Let's Talk About: Moon-horizon illusion

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When you are watching the full "blue" moon rising over the eastern horizon Friday at 8:30 p.m., you will experience an illusion that sky watchers have experienced since ancient times. This celestial phenomenon is known as the "moon illusion" and is also true for the sun and constellations whenever they hover near the horizon.

Stargazers have known for thousands of years that a low-hanging moon or sun peeking through trees and houses or over mountain ridges looks unnaturally big and inflated. At first, astronomers thought the atmosphere must be magnifying the moon near the horizon, but cameras showed that is not the case. Photographs of the moon are the same size regardless of elevation. The moon is really the same size (0.5 degrees wide) no matter where it appears in the sky.

Researchers still aren't sure what causes this horizon illusion with the moon and sun. When you look at the moon, rays of moonlight converge and form an image about 0.15 mm wide on the retina in the back of your eye. High moons and low moons make the same-size spot, yet the brain insists one is bigger than the other.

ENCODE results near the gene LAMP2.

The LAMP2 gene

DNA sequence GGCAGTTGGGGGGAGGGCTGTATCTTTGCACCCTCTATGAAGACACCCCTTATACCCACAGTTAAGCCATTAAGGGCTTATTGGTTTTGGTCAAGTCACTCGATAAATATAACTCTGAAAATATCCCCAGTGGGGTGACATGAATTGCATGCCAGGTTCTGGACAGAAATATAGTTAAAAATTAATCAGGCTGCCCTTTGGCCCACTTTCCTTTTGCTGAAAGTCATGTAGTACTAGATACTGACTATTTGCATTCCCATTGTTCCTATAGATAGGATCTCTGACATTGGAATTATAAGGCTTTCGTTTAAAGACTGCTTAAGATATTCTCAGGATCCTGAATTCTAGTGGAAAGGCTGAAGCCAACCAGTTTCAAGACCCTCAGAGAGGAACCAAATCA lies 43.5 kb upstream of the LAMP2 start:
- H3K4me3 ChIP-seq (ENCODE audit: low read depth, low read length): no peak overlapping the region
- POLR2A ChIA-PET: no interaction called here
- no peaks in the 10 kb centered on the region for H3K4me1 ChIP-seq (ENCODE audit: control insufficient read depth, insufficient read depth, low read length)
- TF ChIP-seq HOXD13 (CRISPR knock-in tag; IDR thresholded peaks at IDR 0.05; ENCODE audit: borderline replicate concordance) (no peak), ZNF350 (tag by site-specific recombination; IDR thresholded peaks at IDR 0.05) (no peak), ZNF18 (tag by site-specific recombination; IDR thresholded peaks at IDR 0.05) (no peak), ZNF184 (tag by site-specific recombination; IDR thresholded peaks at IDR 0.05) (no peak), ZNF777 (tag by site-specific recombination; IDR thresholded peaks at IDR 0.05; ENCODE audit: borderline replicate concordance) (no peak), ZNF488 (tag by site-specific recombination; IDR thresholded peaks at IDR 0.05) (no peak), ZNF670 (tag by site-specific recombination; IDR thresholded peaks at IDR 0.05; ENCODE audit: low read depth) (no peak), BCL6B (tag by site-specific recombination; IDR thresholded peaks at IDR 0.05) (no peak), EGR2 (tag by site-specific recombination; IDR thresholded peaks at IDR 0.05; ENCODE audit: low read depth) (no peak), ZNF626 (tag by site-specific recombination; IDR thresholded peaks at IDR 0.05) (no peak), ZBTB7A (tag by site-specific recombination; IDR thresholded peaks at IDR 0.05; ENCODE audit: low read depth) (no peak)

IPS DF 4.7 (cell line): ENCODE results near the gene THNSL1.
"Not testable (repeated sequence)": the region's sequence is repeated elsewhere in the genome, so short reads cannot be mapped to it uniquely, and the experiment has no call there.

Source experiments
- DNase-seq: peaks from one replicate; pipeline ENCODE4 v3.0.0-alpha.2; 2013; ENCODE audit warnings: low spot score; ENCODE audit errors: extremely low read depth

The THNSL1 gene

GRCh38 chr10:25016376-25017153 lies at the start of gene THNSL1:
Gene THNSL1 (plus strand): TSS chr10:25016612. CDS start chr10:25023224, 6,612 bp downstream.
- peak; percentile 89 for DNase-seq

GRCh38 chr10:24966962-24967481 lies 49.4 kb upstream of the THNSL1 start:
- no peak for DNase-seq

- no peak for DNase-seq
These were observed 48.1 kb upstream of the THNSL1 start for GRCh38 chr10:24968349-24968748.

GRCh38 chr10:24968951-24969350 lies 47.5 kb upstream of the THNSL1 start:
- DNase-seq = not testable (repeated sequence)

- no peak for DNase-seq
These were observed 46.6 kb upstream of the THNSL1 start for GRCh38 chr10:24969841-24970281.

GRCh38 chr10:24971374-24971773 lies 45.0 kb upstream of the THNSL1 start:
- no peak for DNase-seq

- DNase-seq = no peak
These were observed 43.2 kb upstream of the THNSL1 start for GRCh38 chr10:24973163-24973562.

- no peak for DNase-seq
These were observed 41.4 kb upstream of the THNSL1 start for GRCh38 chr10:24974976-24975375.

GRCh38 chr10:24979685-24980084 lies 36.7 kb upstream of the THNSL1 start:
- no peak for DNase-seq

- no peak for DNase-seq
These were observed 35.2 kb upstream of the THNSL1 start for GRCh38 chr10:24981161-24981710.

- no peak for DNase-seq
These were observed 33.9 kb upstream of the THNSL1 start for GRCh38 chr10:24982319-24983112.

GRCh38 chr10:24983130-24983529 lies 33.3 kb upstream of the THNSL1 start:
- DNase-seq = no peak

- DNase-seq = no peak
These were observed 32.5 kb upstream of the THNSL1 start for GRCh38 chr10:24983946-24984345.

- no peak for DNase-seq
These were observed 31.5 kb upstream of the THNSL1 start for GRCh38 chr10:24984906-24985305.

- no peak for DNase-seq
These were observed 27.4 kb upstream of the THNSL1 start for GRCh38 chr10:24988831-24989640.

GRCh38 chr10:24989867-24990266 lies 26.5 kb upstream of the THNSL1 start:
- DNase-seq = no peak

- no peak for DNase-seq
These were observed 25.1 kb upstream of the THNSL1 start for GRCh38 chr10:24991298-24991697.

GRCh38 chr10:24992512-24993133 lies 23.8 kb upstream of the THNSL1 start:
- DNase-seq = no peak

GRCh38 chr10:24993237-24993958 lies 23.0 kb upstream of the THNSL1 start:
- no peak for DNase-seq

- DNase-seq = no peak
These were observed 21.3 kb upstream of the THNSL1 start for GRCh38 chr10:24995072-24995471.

One popular explanation for the illusion is that when the moon is rising or setting, distant trees and houses might make the moon seem bigger than it is. However there's a problem with this theory. Airline pilots flying at very high altitudes sometimes experience the moon illusion without any objects in the foreground.

Scientists believe that the moon-horizon illusion is a cognitive illusion, meaning that it is an illusion due to the processing of information in our brains. No one really knows why the brain always interprets the moon this way, but one thing is for sure: It is not due to comparison with other objects. It's something entirely different. It's a psychological effect that we still do not fully understand.

science


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